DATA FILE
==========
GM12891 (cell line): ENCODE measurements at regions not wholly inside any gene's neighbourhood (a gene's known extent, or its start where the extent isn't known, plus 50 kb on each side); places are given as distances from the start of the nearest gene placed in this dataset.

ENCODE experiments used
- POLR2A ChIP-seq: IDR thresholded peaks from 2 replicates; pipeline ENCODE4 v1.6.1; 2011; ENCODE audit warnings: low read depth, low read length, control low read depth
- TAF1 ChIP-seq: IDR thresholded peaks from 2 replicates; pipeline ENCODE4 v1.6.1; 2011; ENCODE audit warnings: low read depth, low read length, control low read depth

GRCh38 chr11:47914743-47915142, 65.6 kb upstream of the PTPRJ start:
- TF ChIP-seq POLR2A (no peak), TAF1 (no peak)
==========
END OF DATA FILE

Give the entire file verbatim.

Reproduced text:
GM12891 (cell line): ENCODE measurements at regions not wholly inside any gene's neighbourhood (a gene's known extent, or its start where the extent isn't known, plus 50 kb on each side); places are given as distances from the start of the nearest gene placed in this dataset.

ENCODE experiments used
- POLR2A ChIP-seq: IDR thresholded peaks from 2 replicates; pipeline ENCODE4 v1.6.1; 2011; ENCODE audit warnings: low read depth, low read length, control low read depth
- TAF1 ChIP-seq: IDR thresholded peaks from 2 replicates; pipeline ENCODE4 v1.6.1; 2011; ENCODE audit warnings: low read depth, low read length, control low read depth

GRCh38 chr11:47914743-47915142, 65.6 kb upstream of the PTPRJ start:
- TF ChIP-seq POLR2A (no peak), TAF1 (no peak)